The GoPro Hero 8 includes the company’s HyperSmooth 2.0 image stabilization, and while it can’t deliver gimbal-level stability, you’ll be surprised how much camera shake it eliminates. That means you can simply strap one to your helmet or chest strap, hit the road, and then share your exciting life with built-in live streaming and cloud uploads.
Best 360-Degree Camera: Vecnos IQUI
While 360-degree cameras remain a decidedly niche device, the Vecnos IQUI solves one of the biggest problems with past gadgets: it’s incredibly compact. Barely larger than a Sharpie market, it’s easy to tuck into your pocket so that you’re not weighed down by carrying an additional gadget.
Given the emphasis on size, it’s no shock that the Vecnos IQUI can’t produce image quality on par with larger, pricier models, but it does a fair job with its three primary lenses along with one pointed upwards. It’s still very niche, but if you’re looking for a 360-degree camera, this one has big perks. As Gizmodo’s Andrew Liszewski writes:
“The IQUI is a compelling redesign of camera technology that most consumers have probably forgotten about, and it genuinely solves some of the problems that made them forgettable in the first place. But $300 is a lot to spend for what is probably most consumers’ second or third camera, particularly when the technology is still kind of a novelty.”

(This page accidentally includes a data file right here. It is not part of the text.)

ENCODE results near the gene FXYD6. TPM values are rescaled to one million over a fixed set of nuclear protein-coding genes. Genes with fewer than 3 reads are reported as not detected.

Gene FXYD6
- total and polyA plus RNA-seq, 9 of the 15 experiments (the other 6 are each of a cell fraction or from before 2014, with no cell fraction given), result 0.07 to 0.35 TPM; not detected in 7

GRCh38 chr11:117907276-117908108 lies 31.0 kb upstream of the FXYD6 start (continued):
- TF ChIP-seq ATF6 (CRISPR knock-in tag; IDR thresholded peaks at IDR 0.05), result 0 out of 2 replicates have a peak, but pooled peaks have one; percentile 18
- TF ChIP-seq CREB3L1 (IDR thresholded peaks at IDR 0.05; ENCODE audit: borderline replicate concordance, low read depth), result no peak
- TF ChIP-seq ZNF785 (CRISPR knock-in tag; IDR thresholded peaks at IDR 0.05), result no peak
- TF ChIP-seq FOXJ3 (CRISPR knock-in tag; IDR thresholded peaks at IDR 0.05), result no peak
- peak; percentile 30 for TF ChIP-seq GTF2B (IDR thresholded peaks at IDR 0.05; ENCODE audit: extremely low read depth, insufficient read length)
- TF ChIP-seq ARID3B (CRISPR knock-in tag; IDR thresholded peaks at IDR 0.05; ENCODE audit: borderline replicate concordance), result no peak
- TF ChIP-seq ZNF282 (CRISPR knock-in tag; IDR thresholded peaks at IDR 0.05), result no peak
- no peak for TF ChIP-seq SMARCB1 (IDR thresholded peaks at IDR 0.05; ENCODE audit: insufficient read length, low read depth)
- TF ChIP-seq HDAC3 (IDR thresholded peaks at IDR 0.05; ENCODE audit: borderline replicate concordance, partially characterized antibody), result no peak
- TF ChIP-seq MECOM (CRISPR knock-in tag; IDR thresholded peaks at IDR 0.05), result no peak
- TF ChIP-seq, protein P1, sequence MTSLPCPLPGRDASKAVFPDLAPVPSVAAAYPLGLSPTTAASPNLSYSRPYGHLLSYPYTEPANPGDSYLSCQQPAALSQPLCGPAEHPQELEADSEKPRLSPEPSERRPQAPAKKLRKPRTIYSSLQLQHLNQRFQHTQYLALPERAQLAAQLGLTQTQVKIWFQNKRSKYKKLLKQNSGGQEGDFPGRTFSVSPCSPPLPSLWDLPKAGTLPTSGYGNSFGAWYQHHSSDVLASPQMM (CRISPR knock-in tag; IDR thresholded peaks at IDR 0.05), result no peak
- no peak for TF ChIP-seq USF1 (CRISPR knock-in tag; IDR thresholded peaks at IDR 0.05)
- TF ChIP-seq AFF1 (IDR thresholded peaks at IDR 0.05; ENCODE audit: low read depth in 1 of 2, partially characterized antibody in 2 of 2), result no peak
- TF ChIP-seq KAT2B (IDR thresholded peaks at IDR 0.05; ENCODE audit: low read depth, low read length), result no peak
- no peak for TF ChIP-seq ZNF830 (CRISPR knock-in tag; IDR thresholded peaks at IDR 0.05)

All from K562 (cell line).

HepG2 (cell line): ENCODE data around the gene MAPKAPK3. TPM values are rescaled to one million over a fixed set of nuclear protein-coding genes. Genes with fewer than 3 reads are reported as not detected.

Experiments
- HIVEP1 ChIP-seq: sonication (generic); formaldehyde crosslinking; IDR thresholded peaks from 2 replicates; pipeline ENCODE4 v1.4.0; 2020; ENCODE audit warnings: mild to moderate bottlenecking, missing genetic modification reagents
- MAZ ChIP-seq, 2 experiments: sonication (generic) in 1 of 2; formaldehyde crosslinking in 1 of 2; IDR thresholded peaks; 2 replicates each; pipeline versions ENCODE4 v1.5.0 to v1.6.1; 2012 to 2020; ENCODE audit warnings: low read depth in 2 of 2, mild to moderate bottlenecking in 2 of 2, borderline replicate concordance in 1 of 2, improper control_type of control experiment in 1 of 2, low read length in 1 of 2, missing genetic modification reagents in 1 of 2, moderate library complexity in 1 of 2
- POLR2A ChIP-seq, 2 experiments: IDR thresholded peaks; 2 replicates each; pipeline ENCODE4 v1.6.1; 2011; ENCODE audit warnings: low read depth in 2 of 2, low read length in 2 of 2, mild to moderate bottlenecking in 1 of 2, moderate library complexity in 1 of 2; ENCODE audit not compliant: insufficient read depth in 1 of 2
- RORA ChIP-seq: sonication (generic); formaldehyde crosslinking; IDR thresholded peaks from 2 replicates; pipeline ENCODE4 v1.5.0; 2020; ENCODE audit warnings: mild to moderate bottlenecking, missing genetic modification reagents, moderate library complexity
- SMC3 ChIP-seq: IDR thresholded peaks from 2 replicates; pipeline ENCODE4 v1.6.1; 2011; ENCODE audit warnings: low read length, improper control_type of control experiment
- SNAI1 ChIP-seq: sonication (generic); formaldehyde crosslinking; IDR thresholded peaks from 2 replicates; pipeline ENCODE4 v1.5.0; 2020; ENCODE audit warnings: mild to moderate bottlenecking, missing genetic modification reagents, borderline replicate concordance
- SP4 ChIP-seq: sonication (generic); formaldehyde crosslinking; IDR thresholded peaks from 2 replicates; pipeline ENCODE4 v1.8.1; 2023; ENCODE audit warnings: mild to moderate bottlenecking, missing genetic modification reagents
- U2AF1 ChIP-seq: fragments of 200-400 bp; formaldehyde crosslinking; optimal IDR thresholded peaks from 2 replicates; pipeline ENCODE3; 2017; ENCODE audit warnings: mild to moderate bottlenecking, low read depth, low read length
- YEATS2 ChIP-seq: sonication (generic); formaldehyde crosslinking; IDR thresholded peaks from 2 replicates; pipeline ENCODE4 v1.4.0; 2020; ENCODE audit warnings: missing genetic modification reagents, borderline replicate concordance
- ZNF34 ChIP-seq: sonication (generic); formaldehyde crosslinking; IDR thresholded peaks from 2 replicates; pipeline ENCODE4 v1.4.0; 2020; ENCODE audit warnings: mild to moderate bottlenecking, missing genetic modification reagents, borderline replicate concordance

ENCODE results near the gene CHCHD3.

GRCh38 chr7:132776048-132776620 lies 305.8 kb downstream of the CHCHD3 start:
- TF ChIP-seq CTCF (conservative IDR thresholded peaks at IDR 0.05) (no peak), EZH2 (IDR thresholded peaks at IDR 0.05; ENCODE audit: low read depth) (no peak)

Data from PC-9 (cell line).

As of this writing, it’s $30 off the list price with a coupon clip at Amazon.
Best for Kids: VTech KidiZoom Duo DX
The idea of handing off your digital camera or smartphone to a young child for some on-the-move snapping is frankly terrifying, so why not get your kid something more his or her speed? VTech’s KidiZoom Duo DX is an affordable, durable digital camera that lets kids take real photos and transfer them to a computer, if desired.
With a 5-megapixel main camera onboard alongside a 2MP selfie cam, the KidiZoom Duo DX is more suited for entertainment than snagging any truly noteworthy shots, but it’s an ideal way to get young photographers familiar with camera functionality without fretting about the hardware itself. It’s available in multiple styles too, and it’ll give your kid a true sense of ownership over his or her camera rather than having you helicopter overhead while handling your device.
This article was originally published by Quentyn Kennemer in October 2020 and updated with new information by Andrew Hayward on 04/07/2021.